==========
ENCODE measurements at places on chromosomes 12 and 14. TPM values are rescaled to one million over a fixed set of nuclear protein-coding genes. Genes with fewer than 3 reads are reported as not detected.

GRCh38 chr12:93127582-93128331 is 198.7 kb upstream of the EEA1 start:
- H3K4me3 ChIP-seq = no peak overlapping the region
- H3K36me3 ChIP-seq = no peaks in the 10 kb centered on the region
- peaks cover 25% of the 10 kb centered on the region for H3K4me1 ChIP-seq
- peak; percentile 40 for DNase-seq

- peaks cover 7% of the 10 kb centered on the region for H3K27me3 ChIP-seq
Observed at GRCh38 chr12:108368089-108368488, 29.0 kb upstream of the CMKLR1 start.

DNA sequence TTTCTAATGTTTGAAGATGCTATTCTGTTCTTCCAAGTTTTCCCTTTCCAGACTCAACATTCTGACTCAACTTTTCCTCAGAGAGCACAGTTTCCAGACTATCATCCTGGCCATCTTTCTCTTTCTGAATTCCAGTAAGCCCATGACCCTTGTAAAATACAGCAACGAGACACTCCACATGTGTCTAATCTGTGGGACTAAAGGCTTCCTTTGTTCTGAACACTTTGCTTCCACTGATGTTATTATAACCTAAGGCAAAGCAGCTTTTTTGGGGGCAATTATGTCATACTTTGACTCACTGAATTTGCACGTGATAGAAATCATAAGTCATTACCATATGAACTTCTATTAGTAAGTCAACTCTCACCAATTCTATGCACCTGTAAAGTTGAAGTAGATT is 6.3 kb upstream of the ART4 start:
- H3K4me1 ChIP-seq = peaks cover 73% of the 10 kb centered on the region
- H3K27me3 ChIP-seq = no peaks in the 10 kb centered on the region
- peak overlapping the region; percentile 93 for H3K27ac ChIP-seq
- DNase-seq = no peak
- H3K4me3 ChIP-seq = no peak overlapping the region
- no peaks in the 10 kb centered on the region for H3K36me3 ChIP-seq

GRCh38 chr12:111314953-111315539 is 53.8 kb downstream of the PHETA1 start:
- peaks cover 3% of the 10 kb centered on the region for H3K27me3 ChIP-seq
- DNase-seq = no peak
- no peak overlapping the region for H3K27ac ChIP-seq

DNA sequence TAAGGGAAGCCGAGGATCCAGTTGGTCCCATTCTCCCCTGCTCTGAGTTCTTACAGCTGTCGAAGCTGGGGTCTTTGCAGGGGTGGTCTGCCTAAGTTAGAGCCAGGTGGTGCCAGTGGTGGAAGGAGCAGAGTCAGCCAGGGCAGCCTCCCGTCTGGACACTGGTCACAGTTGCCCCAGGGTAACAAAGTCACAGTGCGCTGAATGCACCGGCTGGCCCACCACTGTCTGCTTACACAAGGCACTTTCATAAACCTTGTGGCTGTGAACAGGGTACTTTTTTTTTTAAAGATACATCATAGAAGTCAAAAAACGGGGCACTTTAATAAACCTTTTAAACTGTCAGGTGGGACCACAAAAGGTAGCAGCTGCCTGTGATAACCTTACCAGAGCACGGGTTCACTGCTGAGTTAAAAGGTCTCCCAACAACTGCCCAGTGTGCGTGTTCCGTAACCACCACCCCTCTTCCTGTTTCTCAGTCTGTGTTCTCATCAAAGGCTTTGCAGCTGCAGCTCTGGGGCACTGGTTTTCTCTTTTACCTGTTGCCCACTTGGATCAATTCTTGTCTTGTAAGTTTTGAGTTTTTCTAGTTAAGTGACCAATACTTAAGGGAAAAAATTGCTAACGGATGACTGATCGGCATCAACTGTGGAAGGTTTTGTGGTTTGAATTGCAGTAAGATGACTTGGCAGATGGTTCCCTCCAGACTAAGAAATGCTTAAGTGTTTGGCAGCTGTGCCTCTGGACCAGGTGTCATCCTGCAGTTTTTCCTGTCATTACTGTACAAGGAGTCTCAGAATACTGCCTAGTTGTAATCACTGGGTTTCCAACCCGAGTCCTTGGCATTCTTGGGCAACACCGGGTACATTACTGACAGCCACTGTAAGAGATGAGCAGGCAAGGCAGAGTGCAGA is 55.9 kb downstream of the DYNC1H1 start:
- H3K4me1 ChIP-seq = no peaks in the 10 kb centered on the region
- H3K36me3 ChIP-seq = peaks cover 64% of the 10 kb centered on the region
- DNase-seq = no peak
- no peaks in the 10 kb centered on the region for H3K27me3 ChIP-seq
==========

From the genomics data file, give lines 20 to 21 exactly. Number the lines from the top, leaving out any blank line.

DNA sequence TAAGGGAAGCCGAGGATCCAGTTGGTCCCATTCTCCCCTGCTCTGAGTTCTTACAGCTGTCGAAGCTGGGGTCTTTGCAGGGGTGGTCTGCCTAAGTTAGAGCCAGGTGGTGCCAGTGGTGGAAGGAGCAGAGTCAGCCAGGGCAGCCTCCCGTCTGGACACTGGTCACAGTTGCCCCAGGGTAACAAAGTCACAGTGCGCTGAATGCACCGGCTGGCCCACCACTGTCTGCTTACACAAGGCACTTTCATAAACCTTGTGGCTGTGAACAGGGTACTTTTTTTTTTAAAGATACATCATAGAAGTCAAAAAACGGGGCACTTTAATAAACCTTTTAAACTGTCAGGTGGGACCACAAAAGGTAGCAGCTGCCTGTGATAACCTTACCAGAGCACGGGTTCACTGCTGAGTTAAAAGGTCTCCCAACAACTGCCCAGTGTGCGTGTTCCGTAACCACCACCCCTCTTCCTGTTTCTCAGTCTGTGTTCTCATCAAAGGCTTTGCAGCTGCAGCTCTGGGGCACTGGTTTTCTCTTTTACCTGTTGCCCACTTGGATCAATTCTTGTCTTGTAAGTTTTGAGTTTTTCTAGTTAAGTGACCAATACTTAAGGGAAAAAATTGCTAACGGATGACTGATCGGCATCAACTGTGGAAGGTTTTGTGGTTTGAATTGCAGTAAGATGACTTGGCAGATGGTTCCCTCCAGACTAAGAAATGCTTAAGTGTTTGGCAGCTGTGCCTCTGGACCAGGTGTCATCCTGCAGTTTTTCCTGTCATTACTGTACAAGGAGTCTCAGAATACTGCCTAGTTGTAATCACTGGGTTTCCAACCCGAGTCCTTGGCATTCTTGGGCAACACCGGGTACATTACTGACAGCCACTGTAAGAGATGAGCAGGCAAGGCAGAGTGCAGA is 55.9 kb downstream of the DYNC1H1 start:
- H3K4me1 ChIP-seq = no peaks in the 10 kb centered on the region